Germany's NSA Naivete

Obama should have been firmer on the necessity of digital surveillance.

There are more than a few German words that have been adopted straight into English without undergoing the baptism of a translation—Autobahn, Kindergarten, Angst, and Schadenfreude. Since the past weekend a new one should be added, namely, the term Fremdschamen. Its a verb that means to remain passive but so flagrantly that others become embarrassed for you because your passivity causes them such profound embarrassment. Recall the appearance of Colin Powell before the UN Security Council in which he declared beyond a shadow of a doubt that Saddam Hussein possessed weapons of mass destruction.

Now a fresh example can be added: On late Saturday night Barack Obama gave a fifteen minute interview on German television that piled on one embarrassment after another. German television never asked the White House for the interview. Rather, the National Security Council asked for it. The goal was clear: a charm offensive because of the spying scandal in Germany. The president pleaded for understanding for the practices of the NSA. He acted contemplative, feeling himself, you could say, into the feelings of the Germans. He declared that he could not allow the relationship between Germany and America to be damaged through surveillance. The interview reached its highpoint with Obama's characterization of himself that is surely unique in the history of the presidency. He announced that he is not the ruler of the world. No, he's an average guy. Obama said that he is only "one man, one person," in a long "process." This sort of self-pity is no substitute for policy.

Indeed, it availed Obama nothing. Quite the contrary. On the Monday after the interview, the tenor of the German media was pretty much uniform: too vague, too little, no change in course. Obama, it was said, remains a paranoid marionette of the American national-security state. Now is the time to after America: the federal prosecutor's office wants to institute as quickly as possible an inquiry into American spying.

What a PR debacle for America! Obama presented himself to the German public as a penitent sinner—but he remains unforgiven. On the contrary, the German public takes great satisfaction that Obama, after a period of hesitation, has finally conceded the diabolical nature of America's spying activities. This concession was apparently assisted by the example of the Germans who try to keep their own personal data as private as possible from government scrutiny.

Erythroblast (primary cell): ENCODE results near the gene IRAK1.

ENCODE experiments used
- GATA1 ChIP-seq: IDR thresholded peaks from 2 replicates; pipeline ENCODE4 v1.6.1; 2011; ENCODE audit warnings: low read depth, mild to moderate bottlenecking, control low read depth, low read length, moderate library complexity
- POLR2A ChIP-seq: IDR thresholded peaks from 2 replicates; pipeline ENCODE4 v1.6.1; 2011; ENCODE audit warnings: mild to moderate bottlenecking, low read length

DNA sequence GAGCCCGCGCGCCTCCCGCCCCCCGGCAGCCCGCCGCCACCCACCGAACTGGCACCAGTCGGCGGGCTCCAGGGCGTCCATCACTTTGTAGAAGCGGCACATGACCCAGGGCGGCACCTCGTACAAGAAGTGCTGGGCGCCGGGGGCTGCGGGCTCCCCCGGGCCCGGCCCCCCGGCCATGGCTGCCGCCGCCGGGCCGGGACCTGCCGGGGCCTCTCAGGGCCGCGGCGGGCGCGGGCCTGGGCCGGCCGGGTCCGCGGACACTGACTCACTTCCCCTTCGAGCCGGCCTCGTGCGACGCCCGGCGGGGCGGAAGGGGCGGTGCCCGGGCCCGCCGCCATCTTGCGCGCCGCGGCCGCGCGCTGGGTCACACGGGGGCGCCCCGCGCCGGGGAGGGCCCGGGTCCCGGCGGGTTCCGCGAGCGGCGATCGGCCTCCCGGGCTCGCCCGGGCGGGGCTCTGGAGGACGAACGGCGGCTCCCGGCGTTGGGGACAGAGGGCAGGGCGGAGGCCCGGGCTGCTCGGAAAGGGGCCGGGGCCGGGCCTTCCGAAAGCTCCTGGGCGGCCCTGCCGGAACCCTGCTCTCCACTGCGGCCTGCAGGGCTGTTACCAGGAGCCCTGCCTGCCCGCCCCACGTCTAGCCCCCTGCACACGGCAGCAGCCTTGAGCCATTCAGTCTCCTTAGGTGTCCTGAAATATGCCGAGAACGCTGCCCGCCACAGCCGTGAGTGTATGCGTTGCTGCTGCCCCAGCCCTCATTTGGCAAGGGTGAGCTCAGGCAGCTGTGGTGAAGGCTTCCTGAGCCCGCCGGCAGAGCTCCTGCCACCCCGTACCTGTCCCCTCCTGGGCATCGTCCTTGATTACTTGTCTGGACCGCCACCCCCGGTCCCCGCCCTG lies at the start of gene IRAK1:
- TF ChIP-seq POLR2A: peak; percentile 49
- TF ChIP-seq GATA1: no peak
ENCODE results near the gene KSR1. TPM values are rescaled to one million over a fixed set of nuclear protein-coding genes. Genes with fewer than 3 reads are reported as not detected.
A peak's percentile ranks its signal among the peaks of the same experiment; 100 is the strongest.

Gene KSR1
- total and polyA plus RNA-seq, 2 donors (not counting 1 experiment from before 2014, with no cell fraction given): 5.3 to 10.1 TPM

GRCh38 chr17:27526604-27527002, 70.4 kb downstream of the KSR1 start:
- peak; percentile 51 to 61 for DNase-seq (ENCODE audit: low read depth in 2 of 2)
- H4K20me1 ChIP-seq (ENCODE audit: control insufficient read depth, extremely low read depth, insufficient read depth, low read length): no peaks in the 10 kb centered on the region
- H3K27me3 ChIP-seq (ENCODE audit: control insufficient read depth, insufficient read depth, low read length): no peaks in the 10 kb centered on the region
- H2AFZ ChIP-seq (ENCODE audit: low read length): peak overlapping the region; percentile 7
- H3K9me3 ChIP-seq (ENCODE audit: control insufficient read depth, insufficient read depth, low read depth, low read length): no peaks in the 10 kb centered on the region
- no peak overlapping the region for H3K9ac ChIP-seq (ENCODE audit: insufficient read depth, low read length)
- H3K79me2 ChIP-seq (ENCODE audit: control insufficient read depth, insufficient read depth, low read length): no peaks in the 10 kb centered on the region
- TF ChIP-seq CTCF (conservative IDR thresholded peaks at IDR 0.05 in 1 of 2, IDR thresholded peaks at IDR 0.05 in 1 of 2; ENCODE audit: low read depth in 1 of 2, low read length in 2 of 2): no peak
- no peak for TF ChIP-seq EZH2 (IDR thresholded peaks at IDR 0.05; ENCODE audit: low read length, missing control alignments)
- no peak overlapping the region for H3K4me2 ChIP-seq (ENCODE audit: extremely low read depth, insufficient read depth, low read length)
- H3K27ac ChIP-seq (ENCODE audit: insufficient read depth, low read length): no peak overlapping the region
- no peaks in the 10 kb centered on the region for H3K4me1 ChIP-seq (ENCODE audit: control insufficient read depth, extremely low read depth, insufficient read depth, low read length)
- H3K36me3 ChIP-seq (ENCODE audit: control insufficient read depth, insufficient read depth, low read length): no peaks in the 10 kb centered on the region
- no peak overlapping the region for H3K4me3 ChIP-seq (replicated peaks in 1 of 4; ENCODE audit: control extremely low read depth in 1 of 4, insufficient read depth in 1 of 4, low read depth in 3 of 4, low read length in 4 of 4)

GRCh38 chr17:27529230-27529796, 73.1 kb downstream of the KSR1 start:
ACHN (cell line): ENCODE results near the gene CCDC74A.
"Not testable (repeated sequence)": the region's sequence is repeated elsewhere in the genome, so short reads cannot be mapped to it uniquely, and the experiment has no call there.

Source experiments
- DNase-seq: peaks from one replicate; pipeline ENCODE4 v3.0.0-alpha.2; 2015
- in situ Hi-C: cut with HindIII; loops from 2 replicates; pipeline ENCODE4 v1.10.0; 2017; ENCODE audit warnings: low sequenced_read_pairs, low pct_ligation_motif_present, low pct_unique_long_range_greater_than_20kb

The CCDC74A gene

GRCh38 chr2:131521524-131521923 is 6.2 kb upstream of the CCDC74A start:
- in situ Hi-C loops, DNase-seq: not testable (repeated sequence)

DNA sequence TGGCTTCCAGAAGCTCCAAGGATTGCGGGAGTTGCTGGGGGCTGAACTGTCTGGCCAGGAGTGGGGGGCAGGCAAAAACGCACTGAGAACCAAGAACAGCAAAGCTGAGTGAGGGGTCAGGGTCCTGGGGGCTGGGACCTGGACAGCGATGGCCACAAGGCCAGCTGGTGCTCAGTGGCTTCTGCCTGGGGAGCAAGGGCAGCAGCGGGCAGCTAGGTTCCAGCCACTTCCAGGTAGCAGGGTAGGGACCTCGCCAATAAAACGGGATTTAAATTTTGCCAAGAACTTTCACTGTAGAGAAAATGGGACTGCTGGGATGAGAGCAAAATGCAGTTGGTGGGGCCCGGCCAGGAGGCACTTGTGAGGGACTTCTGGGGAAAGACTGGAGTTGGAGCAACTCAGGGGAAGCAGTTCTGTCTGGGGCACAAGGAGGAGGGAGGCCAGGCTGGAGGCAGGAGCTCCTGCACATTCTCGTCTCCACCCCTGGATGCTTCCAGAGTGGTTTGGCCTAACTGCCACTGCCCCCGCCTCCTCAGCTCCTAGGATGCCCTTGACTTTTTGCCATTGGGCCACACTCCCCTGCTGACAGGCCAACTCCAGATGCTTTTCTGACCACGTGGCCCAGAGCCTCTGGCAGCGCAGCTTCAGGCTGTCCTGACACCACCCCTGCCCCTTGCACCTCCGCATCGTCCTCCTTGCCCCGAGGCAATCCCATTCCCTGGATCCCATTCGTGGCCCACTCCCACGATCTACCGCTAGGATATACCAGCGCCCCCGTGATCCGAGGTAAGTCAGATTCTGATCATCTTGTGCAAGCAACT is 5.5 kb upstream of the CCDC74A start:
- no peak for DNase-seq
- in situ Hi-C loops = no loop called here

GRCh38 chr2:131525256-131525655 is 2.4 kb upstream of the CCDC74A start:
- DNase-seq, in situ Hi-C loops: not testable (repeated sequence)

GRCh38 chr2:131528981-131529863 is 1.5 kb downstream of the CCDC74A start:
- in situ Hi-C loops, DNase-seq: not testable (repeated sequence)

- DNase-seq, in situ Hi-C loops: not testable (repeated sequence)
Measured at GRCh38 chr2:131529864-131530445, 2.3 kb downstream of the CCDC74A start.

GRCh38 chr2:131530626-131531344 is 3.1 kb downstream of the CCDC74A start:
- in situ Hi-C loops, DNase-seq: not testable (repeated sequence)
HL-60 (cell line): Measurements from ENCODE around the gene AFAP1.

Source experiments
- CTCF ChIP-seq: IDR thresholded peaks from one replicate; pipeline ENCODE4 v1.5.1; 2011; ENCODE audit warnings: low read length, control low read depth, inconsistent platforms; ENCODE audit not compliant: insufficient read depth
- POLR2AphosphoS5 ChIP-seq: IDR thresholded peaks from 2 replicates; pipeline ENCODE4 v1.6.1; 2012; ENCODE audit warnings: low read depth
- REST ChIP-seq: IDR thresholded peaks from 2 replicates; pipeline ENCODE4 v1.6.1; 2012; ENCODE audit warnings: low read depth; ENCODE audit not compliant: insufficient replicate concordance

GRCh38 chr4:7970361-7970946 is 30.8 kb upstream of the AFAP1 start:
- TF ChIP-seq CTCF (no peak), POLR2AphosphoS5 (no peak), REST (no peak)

If Obama had retained the courage of his convictions, he would have taken a different course, one that explained the simple realities of international relations to his German interlocutors and listeners. Which is to say that he he would have said something like: "Dear Germans, welcome to the brave new world. A world of choices, some of which have to be made, even if you don't like choosing." What he didn't want to shatter is the illusion, rife among many Germans, that it can become a big Switzerland, immune to great-power machinations. That it can return to the fairy-tale land of the eighteenth century, when Germany consisted of hundreds of sleepy little kingdoms and principalities and duchies.

No, Obama could have said, those long days are long behind us all. We live in a modern world in which computer viruses and worms can crash stock markets, cause mass panics, and so on. It's no accident that in March 2013 the American security services came to the conclusion that cyber warfare represents a bigger threat than either Al Qaeda or terrorism. It almost goes without saying that America has already been the target—Lockheed Martin, Sandia National Laboratories, and NASA came under assault during what Washington called "Titan Rain." Then there was the attack on Estonia in April 2007, when hackers shut down web sites, the parliament, banks, and radio stations. "Web War 1," as it became known, prompted emergency meetings in Brussels and the Pentagon. Last but not least, "Stuxnet" once more showed the power of computer worms, probably costing Iran a setback of about two years for its nuclear program.

Let's face it: everyone is investing in cyber warfare, whether its India, China, North Korea, Pakistan or Israel. Indeed, it has just been revealed in Germany by the Federal Office for Information Security, to general consternation, that the passwords to some sixteen million email accounts have been stolen by hackers. Well, lah-de-dah. Maybe this will prompt Germans to stop pretending that they can live in splendid isolation from the bad things that are happening in cyberspace. Meanwhile, Beijing and Pyongyang can only be watching with delight at the pressure that Edward Snowden is exerting on Obama to offer concessions about spying. If the president keeps portraying himself as a minor figure, he will never be able to exert major influence to stand up to the pressure.

Malte Lehming is senior editor of Der Tagesspiel, a daily newspaper in Berlin. This is a translation of a piece that ran in Der Tagesspiel.

Image: Wikimedia Commons/Richard Huppertz. CC BY-SA 3.0.